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Measuring gravitational waves from binary black hole coalescences. I. Signal to noise for inspiral, merger, and ringdown

Flanagan, Éanna É. and Hughes, Scott A. (1998) Measuring gravitational waves from binary black hole coalescences. I. Signal to noise for inspiral, merger, and ringdown. Physical Review D, 57 (8). pp. 4535-4565. ISSN 0556-2821. http://resolver.caltech.edu/CaltechAUTHORS:FLAprd98a

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Abstract

We estimate the expected signal-to-noise ratios (SNRs) from the three phases (inspiral, merger, and ringdown) of coalescing binary black holes (BBHs) for initial and advanced ground-based interferometers (LIGO-VIRGO) and for the space-based interferometer LISA. Ground-based interferometers can do moderate SNR (a few tens), moderate accuracy studies of BBH coalescences in the mass range of a few to about 2000 solar masses; LISA can do high SNR (of order 104), high accuracy studies in the mass range of about 105–108 solar masses. BBHs might well be the first sources detected by LIGO-VIRGO: they are visible to much larger distances—up to 500 Mpc by initial interferometers—than coalescing neutron star binaries (heretofore regarded as the “bread and butter” workhorse source for LIGO-VIRGO, visible to about 30 Mpc by initial interferometers). Low-mass BBHs (up to 50M⊙ for initial LIGO interferometers, 100M⊙ for advanced, 106M⊙ for LISA) are best searched for via their well-understood inspiral waves; higher mass BBHs must be searched for via their poorly understood merger waves and/or their well-understood ringdown waves. A matched filtering search for massive BBHs based on ringdown waves should be capable of finding BBHs in the mass range of about 100M⊙–700M⊙ out to ∼200 Mpc for initial LIGO interferometers, and in the mass range of ∼200M⊙ to ∼3000M⊙ out to about z=1 for advanced interferometers. The required number of templates is of the order of 6000 or less. Searches based on merger waves could increase the number of detected massive BBHs by a factor of the order of 10 over those found from inspiral and ringdown waves, without detailed knowledge of the waveform shapes, using a noise monitoring search algorithm which we describe. A full set of merger templates from numerical relativity simulations could further increase the number of detected BBHs by an additional factor of up to ∼4.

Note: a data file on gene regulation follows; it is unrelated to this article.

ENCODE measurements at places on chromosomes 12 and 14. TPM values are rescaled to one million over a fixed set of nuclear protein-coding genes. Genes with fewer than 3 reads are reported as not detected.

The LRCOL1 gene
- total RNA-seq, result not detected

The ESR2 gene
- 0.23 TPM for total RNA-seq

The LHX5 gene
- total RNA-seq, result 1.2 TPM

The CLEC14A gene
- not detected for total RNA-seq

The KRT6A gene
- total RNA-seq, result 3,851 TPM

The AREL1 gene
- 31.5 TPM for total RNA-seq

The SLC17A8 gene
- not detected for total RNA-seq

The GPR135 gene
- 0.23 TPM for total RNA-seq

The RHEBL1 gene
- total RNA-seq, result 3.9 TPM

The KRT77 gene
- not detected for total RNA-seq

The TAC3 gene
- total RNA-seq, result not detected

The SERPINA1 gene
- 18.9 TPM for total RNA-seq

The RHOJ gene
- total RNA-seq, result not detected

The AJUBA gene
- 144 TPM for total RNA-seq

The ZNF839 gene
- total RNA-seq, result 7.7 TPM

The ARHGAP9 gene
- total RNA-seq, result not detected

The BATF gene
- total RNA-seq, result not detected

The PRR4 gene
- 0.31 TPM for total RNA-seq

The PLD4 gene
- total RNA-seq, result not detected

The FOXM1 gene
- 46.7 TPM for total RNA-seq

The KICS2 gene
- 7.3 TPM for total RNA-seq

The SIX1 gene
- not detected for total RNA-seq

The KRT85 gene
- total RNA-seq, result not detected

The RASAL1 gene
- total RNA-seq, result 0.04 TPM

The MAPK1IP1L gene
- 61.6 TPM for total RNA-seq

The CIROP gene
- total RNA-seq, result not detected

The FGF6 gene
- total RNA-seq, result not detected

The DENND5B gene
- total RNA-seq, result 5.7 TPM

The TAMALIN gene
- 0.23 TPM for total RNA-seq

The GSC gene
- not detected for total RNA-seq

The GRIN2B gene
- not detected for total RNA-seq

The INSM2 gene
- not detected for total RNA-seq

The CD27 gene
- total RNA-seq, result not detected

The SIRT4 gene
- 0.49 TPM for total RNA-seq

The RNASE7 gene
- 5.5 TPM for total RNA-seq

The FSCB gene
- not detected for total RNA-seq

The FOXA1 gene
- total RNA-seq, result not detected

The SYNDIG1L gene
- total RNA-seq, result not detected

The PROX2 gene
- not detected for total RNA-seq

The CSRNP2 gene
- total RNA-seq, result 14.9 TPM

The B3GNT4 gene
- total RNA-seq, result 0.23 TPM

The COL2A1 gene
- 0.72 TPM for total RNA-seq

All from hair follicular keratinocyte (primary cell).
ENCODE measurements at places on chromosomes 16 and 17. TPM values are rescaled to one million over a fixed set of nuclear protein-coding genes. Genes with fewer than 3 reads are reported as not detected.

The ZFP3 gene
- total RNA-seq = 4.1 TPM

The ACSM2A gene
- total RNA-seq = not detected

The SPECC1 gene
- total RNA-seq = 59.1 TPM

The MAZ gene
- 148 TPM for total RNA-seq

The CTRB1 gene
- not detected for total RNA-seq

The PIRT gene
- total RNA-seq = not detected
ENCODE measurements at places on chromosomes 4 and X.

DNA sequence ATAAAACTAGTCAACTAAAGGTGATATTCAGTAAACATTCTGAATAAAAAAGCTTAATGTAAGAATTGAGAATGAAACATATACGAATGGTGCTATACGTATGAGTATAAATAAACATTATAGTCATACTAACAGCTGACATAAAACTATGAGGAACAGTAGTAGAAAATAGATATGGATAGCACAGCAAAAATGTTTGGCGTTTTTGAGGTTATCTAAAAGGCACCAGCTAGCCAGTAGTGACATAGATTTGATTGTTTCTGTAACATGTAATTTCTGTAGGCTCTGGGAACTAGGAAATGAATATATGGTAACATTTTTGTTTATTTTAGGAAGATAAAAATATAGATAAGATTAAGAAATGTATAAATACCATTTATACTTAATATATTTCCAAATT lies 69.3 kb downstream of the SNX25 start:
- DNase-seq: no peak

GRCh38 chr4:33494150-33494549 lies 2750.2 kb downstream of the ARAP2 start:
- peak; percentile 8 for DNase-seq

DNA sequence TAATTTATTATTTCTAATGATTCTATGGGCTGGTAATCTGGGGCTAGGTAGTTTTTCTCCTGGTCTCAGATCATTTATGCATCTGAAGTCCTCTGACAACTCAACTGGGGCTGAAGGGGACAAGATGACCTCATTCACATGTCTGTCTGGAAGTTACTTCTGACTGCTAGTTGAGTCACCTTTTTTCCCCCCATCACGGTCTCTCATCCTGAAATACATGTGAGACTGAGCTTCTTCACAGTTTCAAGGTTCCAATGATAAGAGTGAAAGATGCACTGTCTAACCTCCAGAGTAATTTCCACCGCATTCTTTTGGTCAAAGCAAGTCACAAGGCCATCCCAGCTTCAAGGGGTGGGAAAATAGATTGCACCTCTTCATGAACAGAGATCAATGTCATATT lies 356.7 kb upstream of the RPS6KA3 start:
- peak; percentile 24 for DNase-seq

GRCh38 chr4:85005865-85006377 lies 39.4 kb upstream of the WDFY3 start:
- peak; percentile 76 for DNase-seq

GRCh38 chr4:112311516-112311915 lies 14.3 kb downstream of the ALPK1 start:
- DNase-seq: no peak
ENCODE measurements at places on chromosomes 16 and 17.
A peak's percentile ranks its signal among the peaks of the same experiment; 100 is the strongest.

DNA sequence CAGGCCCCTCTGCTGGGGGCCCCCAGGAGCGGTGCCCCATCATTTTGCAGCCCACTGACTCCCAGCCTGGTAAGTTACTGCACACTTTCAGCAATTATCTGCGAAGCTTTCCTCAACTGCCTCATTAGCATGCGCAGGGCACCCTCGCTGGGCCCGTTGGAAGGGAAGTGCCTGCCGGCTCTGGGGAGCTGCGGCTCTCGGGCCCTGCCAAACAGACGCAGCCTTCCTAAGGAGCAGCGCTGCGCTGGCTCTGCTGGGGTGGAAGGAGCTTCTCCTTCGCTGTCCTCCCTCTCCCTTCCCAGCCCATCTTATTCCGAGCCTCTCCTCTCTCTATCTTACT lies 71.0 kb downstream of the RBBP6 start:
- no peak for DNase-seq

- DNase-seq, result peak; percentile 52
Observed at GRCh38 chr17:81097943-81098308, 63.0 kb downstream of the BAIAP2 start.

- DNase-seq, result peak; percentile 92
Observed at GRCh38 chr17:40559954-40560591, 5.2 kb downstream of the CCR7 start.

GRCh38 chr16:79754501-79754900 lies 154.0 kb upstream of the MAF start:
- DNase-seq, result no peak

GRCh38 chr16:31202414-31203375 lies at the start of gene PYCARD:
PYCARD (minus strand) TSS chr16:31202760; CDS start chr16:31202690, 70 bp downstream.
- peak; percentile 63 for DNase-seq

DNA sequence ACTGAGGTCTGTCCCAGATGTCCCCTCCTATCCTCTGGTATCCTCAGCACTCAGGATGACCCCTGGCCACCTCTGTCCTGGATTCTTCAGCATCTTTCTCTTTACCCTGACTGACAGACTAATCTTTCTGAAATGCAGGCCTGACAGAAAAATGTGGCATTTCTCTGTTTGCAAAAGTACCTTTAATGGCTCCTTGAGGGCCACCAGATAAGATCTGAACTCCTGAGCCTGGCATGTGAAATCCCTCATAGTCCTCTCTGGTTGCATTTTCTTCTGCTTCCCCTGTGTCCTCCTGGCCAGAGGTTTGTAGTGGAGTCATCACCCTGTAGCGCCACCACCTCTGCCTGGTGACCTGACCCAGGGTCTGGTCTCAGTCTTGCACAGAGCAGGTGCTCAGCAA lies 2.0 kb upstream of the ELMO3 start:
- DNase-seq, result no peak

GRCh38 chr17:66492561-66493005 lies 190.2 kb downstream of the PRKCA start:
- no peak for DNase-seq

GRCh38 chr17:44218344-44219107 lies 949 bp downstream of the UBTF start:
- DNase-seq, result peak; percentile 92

Item Type:Article
Additional Information:©1998 The American Physical Society Received 17 January 1997 We thank Kip Thorne for suggesting this project to us, for being a constant source of ideas and encouragement along the way, and for detailed comments on the paper’s content and presentation. We also thank Patrick Brady and David Chernoff for some helpful conversations, and Tom Prince and Chip Sumner for locating a well-hidden typographical error in one of our equations. This research was supported by NSF Grants PHY-9220644, PHY-9408378, PHY-9424337, and PHY-9514726, and by NASA Grant NAGW-4268. S.A.H. gratefully acknowledges the support of the National Science Foundation Graduate Program. É. E´. Flanagan would like to thank the Enrico Fermi Institute for financial support.
Record Number:CaltechAUTHORS:FLAprd98a
Persistent URL:http://resolver.caltech.edu/CaltechAUTHORS:FLAprd98a
Alternative URL:http://dx.doi.org/10.1103/PhysRevD.57.4535
Usage Policy:No commercial reproduction, distribution, display or performance rights in this work are provided.
ID Code:4680
Collection:CaltechAUTHORS
Deposited By: Archive Administrator
Deposited On:03 Sep 2006
Last Modified:26 Dec 2012 09:00

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